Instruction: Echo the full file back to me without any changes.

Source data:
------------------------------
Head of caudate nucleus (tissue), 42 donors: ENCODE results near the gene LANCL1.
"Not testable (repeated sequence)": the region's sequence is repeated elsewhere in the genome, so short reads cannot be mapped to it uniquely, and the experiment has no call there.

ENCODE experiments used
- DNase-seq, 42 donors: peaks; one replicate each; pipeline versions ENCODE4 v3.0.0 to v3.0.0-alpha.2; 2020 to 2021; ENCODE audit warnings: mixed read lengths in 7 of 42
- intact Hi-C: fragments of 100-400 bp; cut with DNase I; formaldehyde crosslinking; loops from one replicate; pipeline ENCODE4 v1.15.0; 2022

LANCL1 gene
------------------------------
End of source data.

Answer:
Head of caudate nucleus (tissue), 42 donors: ENCODE results near the gene LANCL1.
"Not testable (repeated sequence)": the region's sequence is repeated elsewhere in the genome, so short reads cannot be mapped to it uniquely, and the experiment has no call there.

ENCODE experiments used
- DNase-seq, 42 donors: peaks; one replicate each; pipeline versions ENCODE4 v3.0.0 to v3.0.0-alpha.2; 2020 to 2021; ENCODE audit warnings: mixed read lengths in 7 of 42
- intact Hi-C: fragments of 100-400 bp; cut with DNase I; formaldehyde crosslinking; loops from one replicate; pipeline ENCODE4 v1.15.0; 2022

LANCL1 gene